A controlled vocabulary is an organized arrangement of words and phrases used to index content and/or retrieve content through browsing or searching. It comprises selected and alternative terms and has a specified scope or explains a specific domain. 

Objective of Controlled Vocabulary 

The objective of controlled vocabularies is to manage information and to provide terminology to collect and retrieve information. While capturing the depth of alternative terms, controlled vocabularies also support uniformity in selected terms and the assignment of the same terms to similar content. 

Types of Controlled Vocabulary 

  • Relationships in general: The term relationship means a state of connectedness or a relationship between two things in a database. 
  • Subject Heading Lists: Subject headings are uniform words or phrases intended to be assigned to books, articles, or other documents to describe the subject or topic of the texts and to group them with texts having similar subjects. Subject heading lists are typically arranged in alphabetical order, with cross-references between the preferred, nonpreferred, and other related headings. 
  • Controlled Lists: A controlled list is a list of terms used to control terminology. In a good-constructed controlled list, each term is distinctive; terms do not have the same meaning; terms are all members of the same class; terms are equal in granularity or specificity, and terms are arranged alphabetically or in another logical order. 
  • Synonym Lists: A synonym list is a set of terms that are the same for the purpose of improvement. The same relationships in controlled vocabularies should be made between terms and names that have the same meanings. 
  • Authority Files: An authority file is a set of familiar names or headings and cross-references to the ideal form from varying or alternate forms.
  • Taxonomy: A taxonomy is an organized arrangement for a defined field. It comprises controlled vocabulary terms (generally only preferred terms) arranged into a hierarchical structure. Each term in a taxonomy is in one or more parent/child (broader/ narrower) connections to other terms in the taxonomy. There can be different types of parent/child relationships, such as whole/part, genus/ species, or instance relationships. A taxonomy may differ from a thesaurus but in general, it has narrower hierarchies and a less complex structure.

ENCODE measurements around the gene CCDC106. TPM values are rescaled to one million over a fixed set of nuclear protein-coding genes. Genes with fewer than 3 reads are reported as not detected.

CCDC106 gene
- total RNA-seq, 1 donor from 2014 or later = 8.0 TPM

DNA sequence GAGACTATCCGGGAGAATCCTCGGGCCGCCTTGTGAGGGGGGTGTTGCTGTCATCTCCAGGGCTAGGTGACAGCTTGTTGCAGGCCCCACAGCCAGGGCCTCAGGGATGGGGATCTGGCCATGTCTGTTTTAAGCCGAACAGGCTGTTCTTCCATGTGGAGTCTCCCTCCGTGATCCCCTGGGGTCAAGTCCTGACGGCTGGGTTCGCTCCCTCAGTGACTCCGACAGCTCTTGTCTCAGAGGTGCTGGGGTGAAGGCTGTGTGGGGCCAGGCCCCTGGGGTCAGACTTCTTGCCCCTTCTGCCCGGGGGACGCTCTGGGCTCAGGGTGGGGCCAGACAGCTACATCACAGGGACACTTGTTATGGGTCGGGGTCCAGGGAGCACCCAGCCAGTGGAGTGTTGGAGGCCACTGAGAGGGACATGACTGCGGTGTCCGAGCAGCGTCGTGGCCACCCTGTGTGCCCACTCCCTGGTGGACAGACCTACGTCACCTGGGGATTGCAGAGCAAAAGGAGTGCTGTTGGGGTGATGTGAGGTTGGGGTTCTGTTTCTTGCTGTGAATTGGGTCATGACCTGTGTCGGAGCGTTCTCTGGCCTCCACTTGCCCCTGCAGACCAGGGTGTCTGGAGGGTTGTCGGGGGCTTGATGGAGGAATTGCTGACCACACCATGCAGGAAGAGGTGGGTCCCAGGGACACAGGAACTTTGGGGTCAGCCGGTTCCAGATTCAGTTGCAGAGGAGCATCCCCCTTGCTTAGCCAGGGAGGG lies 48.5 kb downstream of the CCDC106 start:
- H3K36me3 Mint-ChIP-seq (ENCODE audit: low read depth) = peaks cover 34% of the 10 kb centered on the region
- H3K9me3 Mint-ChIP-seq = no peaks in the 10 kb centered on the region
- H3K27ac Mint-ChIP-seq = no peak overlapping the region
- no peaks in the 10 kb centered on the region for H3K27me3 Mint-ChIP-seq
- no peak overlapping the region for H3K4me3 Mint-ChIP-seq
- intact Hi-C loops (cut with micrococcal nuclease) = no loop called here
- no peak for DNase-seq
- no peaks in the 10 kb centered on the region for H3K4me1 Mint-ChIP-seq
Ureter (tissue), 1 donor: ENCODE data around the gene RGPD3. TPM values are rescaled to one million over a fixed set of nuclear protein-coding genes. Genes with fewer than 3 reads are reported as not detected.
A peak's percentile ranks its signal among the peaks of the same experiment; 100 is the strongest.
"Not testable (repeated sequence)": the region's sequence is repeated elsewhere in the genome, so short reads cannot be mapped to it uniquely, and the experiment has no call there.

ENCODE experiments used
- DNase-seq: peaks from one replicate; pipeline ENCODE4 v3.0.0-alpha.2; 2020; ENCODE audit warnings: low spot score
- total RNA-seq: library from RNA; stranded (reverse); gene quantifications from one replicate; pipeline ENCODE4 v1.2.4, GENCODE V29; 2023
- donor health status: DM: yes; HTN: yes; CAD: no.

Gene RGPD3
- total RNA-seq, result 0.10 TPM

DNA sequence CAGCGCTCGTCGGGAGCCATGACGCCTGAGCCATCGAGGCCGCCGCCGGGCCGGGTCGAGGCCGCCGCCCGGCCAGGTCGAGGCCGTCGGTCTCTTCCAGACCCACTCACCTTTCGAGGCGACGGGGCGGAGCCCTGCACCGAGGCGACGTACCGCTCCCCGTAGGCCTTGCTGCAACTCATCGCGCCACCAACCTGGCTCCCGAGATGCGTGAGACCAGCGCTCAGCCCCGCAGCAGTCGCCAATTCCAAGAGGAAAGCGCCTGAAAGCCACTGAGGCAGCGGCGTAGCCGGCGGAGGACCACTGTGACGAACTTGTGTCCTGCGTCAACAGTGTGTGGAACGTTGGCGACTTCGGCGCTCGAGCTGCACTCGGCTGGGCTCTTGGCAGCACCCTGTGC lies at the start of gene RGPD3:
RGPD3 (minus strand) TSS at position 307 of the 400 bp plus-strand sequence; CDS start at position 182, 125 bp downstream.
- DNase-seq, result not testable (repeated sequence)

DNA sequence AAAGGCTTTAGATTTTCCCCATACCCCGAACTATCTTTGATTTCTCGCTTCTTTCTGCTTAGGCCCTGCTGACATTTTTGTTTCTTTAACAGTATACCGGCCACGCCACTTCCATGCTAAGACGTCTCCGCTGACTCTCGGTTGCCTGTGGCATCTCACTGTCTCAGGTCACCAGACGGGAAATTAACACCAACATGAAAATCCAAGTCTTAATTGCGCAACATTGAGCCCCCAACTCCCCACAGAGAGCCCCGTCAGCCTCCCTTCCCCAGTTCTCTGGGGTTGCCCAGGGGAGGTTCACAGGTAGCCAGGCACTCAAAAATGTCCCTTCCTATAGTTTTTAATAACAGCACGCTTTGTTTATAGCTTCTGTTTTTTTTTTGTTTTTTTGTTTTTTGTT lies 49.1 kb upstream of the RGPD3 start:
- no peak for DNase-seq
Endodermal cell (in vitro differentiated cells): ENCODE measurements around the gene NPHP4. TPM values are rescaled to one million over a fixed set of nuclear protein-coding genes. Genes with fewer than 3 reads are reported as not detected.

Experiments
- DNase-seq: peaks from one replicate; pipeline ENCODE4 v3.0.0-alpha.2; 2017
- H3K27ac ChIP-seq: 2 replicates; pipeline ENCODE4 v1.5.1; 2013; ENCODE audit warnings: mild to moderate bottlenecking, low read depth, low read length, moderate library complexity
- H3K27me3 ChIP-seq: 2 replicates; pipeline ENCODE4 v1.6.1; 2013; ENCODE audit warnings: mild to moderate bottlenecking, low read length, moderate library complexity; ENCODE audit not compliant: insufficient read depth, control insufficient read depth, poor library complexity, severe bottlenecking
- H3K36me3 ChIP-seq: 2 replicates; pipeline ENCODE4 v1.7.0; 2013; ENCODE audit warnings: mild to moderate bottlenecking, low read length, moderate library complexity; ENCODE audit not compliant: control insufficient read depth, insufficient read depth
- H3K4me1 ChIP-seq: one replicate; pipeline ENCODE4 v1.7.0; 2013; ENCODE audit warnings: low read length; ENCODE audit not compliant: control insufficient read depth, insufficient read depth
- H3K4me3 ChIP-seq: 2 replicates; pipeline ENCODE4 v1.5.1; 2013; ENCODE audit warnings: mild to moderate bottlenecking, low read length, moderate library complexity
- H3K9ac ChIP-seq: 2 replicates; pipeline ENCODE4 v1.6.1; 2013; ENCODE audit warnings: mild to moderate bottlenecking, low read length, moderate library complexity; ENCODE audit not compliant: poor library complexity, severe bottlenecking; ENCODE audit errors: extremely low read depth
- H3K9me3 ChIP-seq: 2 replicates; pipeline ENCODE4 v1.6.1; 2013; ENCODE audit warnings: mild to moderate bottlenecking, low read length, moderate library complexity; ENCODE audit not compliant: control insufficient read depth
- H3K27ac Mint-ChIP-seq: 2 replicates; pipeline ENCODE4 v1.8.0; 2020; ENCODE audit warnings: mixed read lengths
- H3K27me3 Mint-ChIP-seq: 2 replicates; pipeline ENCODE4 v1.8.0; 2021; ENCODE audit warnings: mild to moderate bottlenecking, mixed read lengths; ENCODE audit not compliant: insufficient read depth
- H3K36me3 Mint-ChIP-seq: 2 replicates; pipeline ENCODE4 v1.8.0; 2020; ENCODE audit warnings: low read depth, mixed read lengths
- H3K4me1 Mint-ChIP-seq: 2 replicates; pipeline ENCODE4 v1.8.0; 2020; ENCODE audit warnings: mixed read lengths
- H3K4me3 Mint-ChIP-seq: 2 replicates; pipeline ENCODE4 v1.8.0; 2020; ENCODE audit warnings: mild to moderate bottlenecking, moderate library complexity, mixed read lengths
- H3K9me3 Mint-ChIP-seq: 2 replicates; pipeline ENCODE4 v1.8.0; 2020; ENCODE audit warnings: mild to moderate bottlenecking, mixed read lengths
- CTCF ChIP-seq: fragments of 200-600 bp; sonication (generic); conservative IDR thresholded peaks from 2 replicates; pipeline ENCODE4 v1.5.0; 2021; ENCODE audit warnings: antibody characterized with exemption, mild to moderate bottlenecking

• Alphanumeric Classification Schemes: Alphanumeric arrangement schemes are monitored codes (letters or numbers, or both letters and numbers) that represent concepts or headings. They have an implicit taxonomy that can be theorized from the codes. 
  • Thesauri: A thesaurus combines the characteristics of synonym ring lists and taxonomies, together with additional features. A thesaurus is a network of unique ideas, including relations between synonyms, broader and narrower (parent/child) contexts, and other related concepts. Thesauri may be monolingual or multilingual. Thesauri may contain three types of relationships: equivalence (synonym), hierarchical (whole/ part, genus/species, or instance), and associative. 
  • Ontologies: An ontology is an official, machine-readable description of a theoretical model in which concepts, properties, relationships, functions, constraints, and axioms are defined. Such an ontology is not a controlled vocabulary, but it uses one or more controlled vocabularies for a distinct domain and articulates the vocabulary in an illustrative language that has a grammar for using terms to convey meaningful information. 
  • Folksonomies: Folksonomy is a new word referring to a grouping of concepts represented by terms and names (called tags) that are assembled through social tagging. Social tagging is the decentralized exercise and technique by which individuals and groups make, manage, and share tags (terms, names, etc.) to explain and classify digital resources in an online social environment. This method is also referred to as social categorization, social indexing, mob indexing, and folk categorization. 
  • MetadataMetadata is "data that provides information about other data", but not the content of the data, such as the text of a message or the image itself. The different types of data are:
    • Descriptive metadata – the descriptive information about a source. It is used for finding and recognition. It includes elements such as title, abstract, author, and keywords. 
    • Structural metadata – metadata about containers of data and suggests how multiple objects are put together, for example, how pages are ordered to form chapters. It describes the kinds, versions, connections, and other qualities of digital resources. 
    • Administrative metadata – the data to help manage a resource, like resource type, authorizations, and when and how it was produced.
    • Reference metadata – the data about the contents and quality of statistical data. 
    • Statistical metadata, also called process data, describes processes that collect, process or produce statistical data. 
    • Legal metadata – provides data about the creator, copyright holder, and public licensing. 


Innovatia is an end-to-end content solutions provider servicing clients looking to manage and overcome challenges with their content.  For more than two decades, our experts have worked closely with client teams to help design, transform, and manage their content with a view to driving business goals through knowledge and content solutions. To discuss in more detail, contact us.